My “stick it in the ground and see what happens” style of growing vegetables has been surprisingly successful. Since I started in late November, I’ve grown green beans, tomatoes, lettuce, chillies, beetroot, cucumbers and broccoli.
The cucumber and broccoli I’m particularly proud of because I had no idea what to expect. Thanks to a misleading picture in a gardening book, I thought cucumbers grew on small trees. Happily, I’m a little less ignorant now.
It hasn’t all been blissfully easy, though. I’ve had to admit defeat with a few of the things I planted. For months I watched my watermelon and butternut plants form tiny baby fruits that just shrivelled and died. I tried to fortify the plants with worm tea and seaweed fertiliser, and great dollops of compost, but eventually their leaves developed a patina of grey fungus and I had to pull them up. A Malawian former subsistence farmer I know said that I had planted them too late – I should have done it in early October, not late November.
I’m amazed that two months would make such a difference. It’s a lesson in that seasonal food thing and, I suppose, that’s the way of nature: it just wasn’t their time. I’ll try planting them again in October this year and see what happens.
I lost the battle with the aphids on my beans as well. At first I could keep them under control by spraying them with a hose pipe, but the infestation got progressively worse. Spraying them with a mixture of dishwashing liquid and water helped for a short while (thank you to the people who suggested this), but then I think the plant just got old and tired and the aphids took over. I decided euthanasia was the kindest option – and I didn’t want the aphids to spread to other parts of the garden. Once again, it’s the seasonal thing – plants seem to become more susceptible to pests at the end of their growing season.
Then there’s the weather. My tomato plants were doing fabulously until the weather turned unusually British for a while in the middle of summer. The leaves turned yellow and blotchy. I frantically thumbed through gardening books to see if I could identify what was wrong. Like a hypochondriac reading a medical text book, I worried that I had a dread disease like potato blight and that I’d have to dig up everything and burn it all. Then a colourful fly-type thing started to lay eggs in my nearly ripe tomatoes. One morning, I watched a tiny white larvae, which must have been the fly’s progeny, crawl out of a tomato and fling itself onto my beetroot. Then little, red insects flew in en masse and ate great holes in my tomatoes. That was when I conceded defeat.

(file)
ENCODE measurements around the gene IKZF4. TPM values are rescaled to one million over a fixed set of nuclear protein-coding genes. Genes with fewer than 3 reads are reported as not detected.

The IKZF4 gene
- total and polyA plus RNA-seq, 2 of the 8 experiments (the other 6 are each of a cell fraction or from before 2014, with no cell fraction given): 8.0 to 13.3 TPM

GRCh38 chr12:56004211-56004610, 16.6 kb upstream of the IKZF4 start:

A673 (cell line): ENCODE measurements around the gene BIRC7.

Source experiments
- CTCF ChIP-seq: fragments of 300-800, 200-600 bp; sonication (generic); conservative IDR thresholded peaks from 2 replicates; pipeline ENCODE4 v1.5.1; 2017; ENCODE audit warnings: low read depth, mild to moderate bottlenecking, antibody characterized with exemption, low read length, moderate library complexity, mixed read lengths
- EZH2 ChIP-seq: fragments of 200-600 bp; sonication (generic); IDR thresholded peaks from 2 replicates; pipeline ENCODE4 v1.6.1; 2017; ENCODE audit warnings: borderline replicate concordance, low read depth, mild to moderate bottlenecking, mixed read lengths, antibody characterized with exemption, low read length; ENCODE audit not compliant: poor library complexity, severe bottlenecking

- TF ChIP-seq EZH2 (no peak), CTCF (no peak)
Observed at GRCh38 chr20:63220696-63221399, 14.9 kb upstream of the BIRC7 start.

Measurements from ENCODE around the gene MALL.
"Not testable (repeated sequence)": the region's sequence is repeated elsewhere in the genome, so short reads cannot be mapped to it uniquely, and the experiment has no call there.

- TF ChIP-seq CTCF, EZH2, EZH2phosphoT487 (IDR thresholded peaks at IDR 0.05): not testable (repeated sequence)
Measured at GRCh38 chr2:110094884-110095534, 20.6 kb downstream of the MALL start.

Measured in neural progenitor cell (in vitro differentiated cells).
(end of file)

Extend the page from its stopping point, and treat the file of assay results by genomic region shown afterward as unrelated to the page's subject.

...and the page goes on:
Probably the most useful factoid I read in my books, though, is that tomatoes don’t like getting their leaves wet, it apparently encourages fungus, so you have to water them from below. I’m beginning to believe that maybe it was the fortnight or so of drizzle and sunlessness that did them in. Even the man at my local nursery blamed the weather. “The plants don’t know if they’re coming or going,” he said when I asked him for advice on a magic potion that could cure my tomatoes. There was nothing to be done but start again. And, interestingly, the new plants that have grown up since that bad patch of weather all seem to be fine. I’m already getting a new crop of cherry tomatoes. And, so far, there are no insects.
But I’m waiting to see how long these new plants will last now the weather is getting colder and drier. I know now that there’s only so much you can learn about growing vegetables from a book. The only way to learn is to stick it in the ground and see what happens. It’s all about trial and error and, most of all, patience.
So if anybody reads this and knows (from their own trials and errors) what you can plant in Joburg in April and May. Please let me know.